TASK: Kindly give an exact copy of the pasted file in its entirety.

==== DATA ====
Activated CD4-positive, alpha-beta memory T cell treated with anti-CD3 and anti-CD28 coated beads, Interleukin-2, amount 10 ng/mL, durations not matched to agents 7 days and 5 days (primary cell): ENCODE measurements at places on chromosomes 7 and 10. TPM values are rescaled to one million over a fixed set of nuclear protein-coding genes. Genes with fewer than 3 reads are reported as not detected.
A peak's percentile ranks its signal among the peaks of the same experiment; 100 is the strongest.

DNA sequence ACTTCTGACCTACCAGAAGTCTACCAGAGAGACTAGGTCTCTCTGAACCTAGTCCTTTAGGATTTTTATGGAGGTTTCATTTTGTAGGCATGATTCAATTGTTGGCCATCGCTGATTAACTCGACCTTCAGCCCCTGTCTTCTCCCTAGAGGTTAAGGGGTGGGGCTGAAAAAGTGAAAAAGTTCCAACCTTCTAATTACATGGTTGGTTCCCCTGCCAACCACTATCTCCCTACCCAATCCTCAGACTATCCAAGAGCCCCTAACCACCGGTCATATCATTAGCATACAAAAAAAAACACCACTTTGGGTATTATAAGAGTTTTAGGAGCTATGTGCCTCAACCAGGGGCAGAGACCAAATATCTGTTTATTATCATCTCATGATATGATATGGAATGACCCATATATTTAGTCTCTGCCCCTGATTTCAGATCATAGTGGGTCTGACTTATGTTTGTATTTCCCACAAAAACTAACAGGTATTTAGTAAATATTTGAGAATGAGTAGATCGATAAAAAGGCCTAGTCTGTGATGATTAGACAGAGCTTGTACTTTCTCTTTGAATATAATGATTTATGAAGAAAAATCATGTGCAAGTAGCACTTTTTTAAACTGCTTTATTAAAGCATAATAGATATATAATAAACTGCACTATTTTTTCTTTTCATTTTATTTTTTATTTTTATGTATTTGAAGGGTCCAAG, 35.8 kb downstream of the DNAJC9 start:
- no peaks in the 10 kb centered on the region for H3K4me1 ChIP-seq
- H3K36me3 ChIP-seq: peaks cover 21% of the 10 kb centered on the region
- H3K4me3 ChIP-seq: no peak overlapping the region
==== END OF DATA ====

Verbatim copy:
Activated CD4-positive, alpha-beta memory T cell treated with anti-CD3 and anti-CD28 coated beads, Interleukin-2, amount 10 ng/mL, durations not matched to agents 7 days and 5 days (primary cell): ENCODE measurements at places on chromosomes 7 and 10. TPM values are rescaled to one million over a fixed set of nuclear protein-coding genes. Genes with fewer than 3 reads are reported as not detected.
A peak's percentile ranks its signal among the peaks of the same experiment; 100 is the strongest.

DNA sequence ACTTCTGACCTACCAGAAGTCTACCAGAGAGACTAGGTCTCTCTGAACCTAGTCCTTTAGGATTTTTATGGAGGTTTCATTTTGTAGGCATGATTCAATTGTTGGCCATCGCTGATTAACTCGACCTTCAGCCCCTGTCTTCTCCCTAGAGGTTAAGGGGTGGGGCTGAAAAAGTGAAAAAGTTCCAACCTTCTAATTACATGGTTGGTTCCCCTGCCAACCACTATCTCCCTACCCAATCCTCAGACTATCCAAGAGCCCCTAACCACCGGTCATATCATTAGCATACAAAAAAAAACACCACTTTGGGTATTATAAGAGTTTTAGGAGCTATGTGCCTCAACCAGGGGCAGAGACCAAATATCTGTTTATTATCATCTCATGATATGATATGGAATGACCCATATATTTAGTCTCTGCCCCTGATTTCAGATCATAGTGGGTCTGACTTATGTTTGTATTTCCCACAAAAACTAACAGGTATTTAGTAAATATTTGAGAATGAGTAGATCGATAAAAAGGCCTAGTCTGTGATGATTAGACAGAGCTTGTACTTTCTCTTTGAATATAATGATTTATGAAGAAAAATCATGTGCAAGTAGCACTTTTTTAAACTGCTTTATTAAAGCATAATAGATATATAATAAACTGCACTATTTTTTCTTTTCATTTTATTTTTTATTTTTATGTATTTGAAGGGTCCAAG, 35.8 kb downstream of the DNAJC9 start:
- no peaks in the 10 kb centered on the region for H3K4me1 ChIP-seq
- H3K36me3 ChIP-seq: peaks cover 21% of the 10 kb centered on the region
- H3K4me3 ChIP-seq: no peak overlapping the region